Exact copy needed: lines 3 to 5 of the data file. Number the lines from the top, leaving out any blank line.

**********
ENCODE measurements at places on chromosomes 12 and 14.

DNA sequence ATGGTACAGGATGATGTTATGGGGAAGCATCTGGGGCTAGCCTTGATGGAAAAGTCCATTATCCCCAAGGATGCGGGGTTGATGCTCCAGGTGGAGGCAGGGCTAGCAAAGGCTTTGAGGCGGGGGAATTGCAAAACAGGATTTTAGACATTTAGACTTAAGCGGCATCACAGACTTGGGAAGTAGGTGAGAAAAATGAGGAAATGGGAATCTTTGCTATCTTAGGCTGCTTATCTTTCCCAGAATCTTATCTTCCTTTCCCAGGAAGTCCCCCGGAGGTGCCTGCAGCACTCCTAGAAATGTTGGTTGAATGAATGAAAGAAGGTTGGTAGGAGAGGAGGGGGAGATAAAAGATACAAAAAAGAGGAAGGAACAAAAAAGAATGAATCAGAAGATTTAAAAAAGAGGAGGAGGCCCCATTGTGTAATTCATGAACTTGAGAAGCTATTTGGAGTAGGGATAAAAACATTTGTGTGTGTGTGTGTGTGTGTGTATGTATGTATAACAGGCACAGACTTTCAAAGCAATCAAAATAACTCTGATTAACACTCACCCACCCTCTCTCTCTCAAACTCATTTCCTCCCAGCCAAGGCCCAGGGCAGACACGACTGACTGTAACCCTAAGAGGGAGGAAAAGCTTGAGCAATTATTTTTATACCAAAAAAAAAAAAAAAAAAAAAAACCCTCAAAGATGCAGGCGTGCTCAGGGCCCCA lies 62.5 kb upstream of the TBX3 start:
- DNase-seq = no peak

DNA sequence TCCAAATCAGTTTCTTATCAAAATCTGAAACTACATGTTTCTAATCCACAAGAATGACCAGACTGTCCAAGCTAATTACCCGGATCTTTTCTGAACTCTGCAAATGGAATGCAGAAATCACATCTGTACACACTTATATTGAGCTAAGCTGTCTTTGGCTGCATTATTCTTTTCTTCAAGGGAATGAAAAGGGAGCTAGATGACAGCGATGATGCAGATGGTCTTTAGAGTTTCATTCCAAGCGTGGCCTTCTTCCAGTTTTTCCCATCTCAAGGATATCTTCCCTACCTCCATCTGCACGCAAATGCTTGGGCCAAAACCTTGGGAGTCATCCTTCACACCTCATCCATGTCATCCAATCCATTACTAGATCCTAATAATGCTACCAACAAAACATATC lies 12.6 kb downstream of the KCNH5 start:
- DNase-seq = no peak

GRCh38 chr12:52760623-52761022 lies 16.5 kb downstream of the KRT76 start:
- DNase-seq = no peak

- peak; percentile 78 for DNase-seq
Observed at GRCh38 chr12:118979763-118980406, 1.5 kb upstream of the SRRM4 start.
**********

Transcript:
- DNase-seq = no peak

DNA sequence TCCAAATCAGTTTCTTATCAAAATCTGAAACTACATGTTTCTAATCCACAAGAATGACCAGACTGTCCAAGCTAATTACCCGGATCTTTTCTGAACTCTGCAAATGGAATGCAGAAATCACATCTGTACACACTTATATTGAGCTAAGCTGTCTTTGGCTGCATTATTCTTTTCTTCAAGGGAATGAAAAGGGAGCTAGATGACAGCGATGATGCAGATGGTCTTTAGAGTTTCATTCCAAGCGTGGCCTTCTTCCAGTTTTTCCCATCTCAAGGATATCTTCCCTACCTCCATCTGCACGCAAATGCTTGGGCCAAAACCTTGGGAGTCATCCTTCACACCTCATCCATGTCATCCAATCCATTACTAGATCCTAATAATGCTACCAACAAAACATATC lies 12.6 kb downstream of the KCNH5 start:
- DNase-seq = no peak